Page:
A site of immense tragedy was transformed into a memorial of faith and love, as the memorial garden for the Abdallah and Sakr children was blessed and opened on Bettington Road, Oatlands, on 3 Frbeuary.
Prime Minister Anthony Albanese and NSW Premier Chris Minns were among the distinguished guests who joined Danny and Leila Abdallah, Bridget Sakr and Craig Mackenzie, their extended family and friends, for the blessing of the memorial to Antony, Angelina, Sienna and Veronique.
The children were tragically killed on 1 February 2020, while they were on their way to get ice cream.
The blessing ceremony was presided over by Maronite Bishop Antoine-Charbel Tarabay, who was joined by Sydney Auxiliary Bishop Richard Umbers for the roadside liturgy.
The service included Scripture readings and prayers, a reflection from Bishop Tarabay and a mix of contemporary Christian songs enjoyed by the children and traditional Maronite hymns.
White doves and balloons were set free into the clear Sydney summer sky, and dozens of white roses were laid at the memorial by family and friends.
Following the blessing and opening, each of the families had an opportunity to speak to those present, offering thoughts and reflections on the four years since the tragic deaths.
In addition to thanking the attendees and their friends, families and supporters, Danny, Leila and Bridget spoke of their hopes for the memorial.
They were united in the hope that the memorial would spur the whole community to remember the transformation faith makes possible.
“I always envisioned that someone carrying their pain and suffering would come here and reflect and remind themselves, ‘If these families can turn their suffering into purpose, then I can too,’” Danny said.
Leila told those gathered that God had transformed the place, “from a place of death to a place of life … from a place of grief to a memorial garden of hope … from a crash scene to a sea of flowers.”
She hoped that those who visited or drove past the site would remember that God can transform their lives as well.
“He turns your pain and agony, your darkness, your sadness, brokenness into holiness, strength, hope and forgiveness and turns it into his greater good,” she said.
Bridget said that the blessing of the memorial garden had turned a site filled with darkness into a place that would bring more light into the world.
“Darkness and light are mysteriously interwoven in the Christian mysteries. This place represents a transformation of tragedy and immense pain to a place of comfort, consolation, forgiveness, providing a beacon of hope to others who experience similar suffering,” she said.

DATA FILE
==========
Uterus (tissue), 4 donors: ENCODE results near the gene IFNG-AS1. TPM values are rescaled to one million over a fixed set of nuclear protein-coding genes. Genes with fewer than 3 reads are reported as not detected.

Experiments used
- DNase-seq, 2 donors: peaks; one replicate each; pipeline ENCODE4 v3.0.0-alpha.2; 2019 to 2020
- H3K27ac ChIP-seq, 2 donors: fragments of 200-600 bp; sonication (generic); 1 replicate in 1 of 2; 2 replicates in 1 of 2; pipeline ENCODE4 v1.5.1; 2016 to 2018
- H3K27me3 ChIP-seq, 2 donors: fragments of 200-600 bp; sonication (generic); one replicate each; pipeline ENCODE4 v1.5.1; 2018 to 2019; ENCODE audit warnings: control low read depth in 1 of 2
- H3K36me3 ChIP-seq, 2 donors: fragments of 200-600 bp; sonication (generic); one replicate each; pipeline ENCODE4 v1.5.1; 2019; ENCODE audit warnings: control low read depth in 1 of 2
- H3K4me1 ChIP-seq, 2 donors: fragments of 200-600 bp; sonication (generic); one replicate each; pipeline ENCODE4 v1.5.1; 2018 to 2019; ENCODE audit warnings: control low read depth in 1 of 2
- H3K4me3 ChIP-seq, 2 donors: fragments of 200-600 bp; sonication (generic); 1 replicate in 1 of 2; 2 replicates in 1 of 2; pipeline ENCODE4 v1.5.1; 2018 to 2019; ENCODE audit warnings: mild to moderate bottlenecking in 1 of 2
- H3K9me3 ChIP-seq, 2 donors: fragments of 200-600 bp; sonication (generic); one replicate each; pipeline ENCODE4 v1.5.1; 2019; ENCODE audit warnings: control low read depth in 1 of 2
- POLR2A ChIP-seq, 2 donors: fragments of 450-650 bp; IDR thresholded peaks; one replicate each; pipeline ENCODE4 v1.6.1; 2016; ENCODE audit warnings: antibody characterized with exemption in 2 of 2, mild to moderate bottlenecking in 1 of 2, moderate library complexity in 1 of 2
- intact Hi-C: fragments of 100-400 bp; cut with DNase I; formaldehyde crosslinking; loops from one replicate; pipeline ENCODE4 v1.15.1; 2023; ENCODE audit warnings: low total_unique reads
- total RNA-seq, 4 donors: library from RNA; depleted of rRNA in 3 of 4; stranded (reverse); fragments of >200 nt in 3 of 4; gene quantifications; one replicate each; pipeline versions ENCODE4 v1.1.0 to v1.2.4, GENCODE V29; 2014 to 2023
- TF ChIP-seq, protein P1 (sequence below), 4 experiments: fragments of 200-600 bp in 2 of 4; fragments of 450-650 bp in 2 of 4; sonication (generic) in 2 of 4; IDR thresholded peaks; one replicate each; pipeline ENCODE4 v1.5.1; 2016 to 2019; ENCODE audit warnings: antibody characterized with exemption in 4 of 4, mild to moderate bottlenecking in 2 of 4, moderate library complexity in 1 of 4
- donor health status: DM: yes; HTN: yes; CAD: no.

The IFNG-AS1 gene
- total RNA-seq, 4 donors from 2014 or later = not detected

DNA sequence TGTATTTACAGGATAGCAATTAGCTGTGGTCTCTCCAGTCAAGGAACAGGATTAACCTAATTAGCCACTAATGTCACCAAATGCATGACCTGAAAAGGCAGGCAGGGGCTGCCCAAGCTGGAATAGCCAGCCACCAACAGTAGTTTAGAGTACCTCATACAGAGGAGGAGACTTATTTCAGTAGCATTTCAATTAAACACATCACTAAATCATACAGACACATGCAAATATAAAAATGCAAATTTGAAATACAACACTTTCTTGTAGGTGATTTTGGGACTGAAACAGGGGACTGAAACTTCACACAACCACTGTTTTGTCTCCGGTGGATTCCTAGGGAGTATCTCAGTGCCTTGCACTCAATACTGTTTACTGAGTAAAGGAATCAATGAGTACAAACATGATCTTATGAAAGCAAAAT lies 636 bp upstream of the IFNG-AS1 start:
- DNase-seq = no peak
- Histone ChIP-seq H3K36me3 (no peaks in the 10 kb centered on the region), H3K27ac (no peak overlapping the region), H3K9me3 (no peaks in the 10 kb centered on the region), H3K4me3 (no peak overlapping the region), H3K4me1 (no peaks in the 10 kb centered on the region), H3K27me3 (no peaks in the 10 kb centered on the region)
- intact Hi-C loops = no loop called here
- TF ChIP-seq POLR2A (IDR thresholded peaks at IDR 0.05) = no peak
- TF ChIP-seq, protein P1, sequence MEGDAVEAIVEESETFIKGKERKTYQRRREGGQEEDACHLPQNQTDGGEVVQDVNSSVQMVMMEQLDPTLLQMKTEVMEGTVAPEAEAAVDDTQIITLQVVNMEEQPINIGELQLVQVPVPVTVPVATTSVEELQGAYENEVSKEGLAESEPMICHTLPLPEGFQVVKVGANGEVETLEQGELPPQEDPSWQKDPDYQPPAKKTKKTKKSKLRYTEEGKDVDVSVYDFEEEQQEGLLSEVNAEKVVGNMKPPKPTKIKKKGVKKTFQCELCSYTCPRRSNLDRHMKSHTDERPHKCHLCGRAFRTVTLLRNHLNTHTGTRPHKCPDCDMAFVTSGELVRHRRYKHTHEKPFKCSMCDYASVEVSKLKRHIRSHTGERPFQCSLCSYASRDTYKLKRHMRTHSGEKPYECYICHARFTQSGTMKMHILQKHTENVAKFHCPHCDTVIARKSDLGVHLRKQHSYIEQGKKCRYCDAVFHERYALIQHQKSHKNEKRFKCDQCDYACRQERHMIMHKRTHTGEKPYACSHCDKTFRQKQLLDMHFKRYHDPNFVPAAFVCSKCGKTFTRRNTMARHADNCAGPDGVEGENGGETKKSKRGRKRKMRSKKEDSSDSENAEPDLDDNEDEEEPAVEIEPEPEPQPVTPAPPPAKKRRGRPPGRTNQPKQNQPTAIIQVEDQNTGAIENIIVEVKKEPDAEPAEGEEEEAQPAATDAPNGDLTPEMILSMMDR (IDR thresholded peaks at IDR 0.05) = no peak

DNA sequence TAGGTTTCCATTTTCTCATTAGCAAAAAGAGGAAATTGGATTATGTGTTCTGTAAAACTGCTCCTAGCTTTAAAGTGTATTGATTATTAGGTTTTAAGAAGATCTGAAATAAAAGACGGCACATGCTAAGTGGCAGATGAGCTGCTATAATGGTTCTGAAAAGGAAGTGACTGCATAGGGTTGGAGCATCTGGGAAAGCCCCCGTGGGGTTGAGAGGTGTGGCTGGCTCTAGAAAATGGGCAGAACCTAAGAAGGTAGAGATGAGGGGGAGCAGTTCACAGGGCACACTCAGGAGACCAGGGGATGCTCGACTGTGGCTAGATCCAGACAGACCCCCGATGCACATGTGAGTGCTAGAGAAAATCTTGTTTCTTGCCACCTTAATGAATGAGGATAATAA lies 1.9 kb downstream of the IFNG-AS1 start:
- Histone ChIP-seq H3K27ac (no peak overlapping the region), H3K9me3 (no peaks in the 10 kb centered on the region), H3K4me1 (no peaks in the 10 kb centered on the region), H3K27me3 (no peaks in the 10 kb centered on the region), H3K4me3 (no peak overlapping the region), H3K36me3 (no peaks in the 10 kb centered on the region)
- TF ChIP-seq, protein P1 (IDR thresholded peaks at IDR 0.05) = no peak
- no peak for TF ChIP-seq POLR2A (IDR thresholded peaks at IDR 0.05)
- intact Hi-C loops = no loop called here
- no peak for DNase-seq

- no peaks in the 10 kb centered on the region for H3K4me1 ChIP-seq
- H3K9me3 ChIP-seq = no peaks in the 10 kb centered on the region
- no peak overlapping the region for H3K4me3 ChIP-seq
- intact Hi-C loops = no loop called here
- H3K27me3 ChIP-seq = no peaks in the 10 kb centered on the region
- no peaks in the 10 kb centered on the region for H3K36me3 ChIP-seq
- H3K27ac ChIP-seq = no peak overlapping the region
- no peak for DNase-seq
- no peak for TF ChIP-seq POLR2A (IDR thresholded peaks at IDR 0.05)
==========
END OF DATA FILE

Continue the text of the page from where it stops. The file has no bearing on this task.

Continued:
The parents also paid tribute to the survivors of that night—Liana Abdallah, Charbel and Mabelle Kassas—saying it was a sign of God’s mercy and consolation to the families that they were spared.
Also acknowledged were the siblings Alex, Michael, Selina, Michelle and Rafqa, the siblings who were not there on that fateful night and who were sometimes called the “forgotten grievers,” but whose lives too had been forever changed by what happened.
Alex, aged nine, took to the podium to describe his memories of the night. Five-years-old at the time of the tragedy, he spoke poignantly for the first time publicly about how he hid in the car after arriving at the scene to see his sister lying on the ground.
The politicians in attendance praised the Abdallah and Sakr families and the way their witness has inspired the community.
“They are remarkable Australians who have not only risen from the deepest grief; they’ve lifted us all higher in that process,” the prime minister said.
NSW Premier Chris Minns told the crowd that, “Our hearts broke as we learned of the tragedy, and we mourned with you.”
“Many of us hugged our kids a little tighter that night. Danny’s since spoken of what he says is ‘the heavy cross we have to carry and how forgiveness got us through the valley of grief,’” Minns said.
“Not many of us could have comprehended the weight of that cross or even the depth of the valley but every Australian’s been inspired by that remarkable humanity that comes with forgiveness.”
Concluding the event and capturing the spirit of the afternoon was former prime minister and friend of the Abdallah and Sakr families, Scott Morrison.
Morrison said that the garden was not just a memorial to the children, but “a memorial to so much more.”
He reflected on Jesus’ words in Mt 17:20-21 that faith the size of a mustard seed can move mountains.
“The mountain that was moved from this place, the mountain of grief, the mountain of tragedy, the mountain of tears, the mount of doubt and questions and anxiety and the mountain of fear, through their faith they found the way to find forgiveness and cast that mountain into the sea and in its place comes joy,” Morrison said.
To rousing applause and audible cries of “Amen,” he went on to say that Danny, Leila and Bridget “will be the first to tell you that the only way that they could have ever found that forgiveness was through their faith in Jesus Christ; it was Jesus who empowered them to do it.”